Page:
I instead looked up at Laura and asked her how much longer this would take.  She said maybe about 3 hours, maybe more, and I LOST it.  “I cannot do this for that long” I whined to her like a child.  I started talking about getting an epidural and she told me that I can get one if I want.  I knew this was up to me…Joel came in and I told him the same, and he tells me the same – whatever I want. 

What I really want is for somebody to come and give me a C-section and get this over with, I secretly thought.  I decided to just keep going.  I reminded myself of my reasons (better recovery, better start to breastfeeding, less chance of a c-section), which helped a little...but not much.

I moved to the bed and was there for about 2 hours in all positions…contractions on top of contractions, with no time to breathe and rest in between like I had been promised in all of my classes….thanks to the Pitocin, like I had been warned.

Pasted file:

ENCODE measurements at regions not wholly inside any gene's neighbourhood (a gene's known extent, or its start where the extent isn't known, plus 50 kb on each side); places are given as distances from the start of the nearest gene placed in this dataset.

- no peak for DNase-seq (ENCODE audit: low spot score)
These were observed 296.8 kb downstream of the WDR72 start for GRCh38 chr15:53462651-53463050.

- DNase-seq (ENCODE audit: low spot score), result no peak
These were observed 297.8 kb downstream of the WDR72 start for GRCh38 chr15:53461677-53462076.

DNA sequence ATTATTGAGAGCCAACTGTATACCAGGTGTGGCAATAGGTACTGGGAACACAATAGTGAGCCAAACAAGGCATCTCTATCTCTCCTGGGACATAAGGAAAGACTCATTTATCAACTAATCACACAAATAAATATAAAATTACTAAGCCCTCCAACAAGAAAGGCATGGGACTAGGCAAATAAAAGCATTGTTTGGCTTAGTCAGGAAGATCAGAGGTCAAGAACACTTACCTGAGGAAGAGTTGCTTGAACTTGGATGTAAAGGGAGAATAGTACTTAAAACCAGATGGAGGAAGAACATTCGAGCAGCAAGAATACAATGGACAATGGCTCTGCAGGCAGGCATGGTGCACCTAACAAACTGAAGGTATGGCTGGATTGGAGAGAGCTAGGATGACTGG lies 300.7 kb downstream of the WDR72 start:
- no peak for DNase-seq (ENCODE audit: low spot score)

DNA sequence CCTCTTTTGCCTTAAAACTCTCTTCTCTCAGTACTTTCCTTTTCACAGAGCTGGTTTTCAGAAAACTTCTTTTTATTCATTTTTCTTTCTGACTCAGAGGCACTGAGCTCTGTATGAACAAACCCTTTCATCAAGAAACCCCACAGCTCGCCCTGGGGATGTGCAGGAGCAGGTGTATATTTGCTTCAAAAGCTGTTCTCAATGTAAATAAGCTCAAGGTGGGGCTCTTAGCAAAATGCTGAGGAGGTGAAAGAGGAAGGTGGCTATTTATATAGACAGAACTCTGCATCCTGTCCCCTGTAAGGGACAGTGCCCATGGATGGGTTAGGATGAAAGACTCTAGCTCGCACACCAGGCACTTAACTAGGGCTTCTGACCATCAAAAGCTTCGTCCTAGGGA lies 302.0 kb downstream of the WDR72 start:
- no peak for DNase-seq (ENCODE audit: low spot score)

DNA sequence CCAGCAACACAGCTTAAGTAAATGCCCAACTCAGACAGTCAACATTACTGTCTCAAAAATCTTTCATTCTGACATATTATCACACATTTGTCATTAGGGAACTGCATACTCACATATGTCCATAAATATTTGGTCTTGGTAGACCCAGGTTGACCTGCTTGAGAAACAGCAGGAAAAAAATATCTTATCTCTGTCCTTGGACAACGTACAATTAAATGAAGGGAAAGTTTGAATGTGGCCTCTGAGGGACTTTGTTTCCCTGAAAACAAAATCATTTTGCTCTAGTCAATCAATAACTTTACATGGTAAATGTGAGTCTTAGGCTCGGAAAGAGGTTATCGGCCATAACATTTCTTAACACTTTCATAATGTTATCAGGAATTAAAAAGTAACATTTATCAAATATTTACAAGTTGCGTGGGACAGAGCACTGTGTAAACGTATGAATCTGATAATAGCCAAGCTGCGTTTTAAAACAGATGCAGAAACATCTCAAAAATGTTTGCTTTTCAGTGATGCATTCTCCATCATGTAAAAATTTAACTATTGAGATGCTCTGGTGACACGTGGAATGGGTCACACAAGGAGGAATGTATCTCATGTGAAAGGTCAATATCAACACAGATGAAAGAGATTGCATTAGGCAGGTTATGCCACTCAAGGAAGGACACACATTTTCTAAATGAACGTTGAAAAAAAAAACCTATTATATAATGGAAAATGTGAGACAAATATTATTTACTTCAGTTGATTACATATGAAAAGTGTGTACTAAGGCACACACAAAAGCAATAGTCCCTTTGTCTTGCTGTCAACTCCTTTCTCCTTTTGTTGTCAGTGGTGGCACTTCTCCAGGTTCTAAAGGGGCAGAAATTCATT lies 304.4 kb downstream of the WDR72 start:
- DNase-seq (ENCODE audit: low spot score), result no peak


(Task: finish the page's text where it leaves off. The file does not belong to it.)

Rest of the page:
During one particularly tough contraction I heard Joel’s phone ring.  He picked it up (while standing next to me holding a hand-held fan up to my face) and I could not believe my eyes.  I tell him with big wide “I mean it” eyes to “Get Off The Phone,” using the nicest “I’m in labor so do what I tell you” tone I could muster.  He told me later that day that it was my dad on the phone, and everyone was worried since things were “taking so long.”  

I’ll forgive him this once.

The sun finally came up, and I felt like I needed to push.  I get the go-ahead and I must tell you that even at this very moment, I did not think the baby would come out of my body.  I was so beat down, and so exhausted, with my legs shaking and my husband feeding me water and honey from those tiny straws on demand, and me begging that his small hand-held fan never leave my face, I really believed that this would go on forever…this horrible, horrible Pitocin induced labor.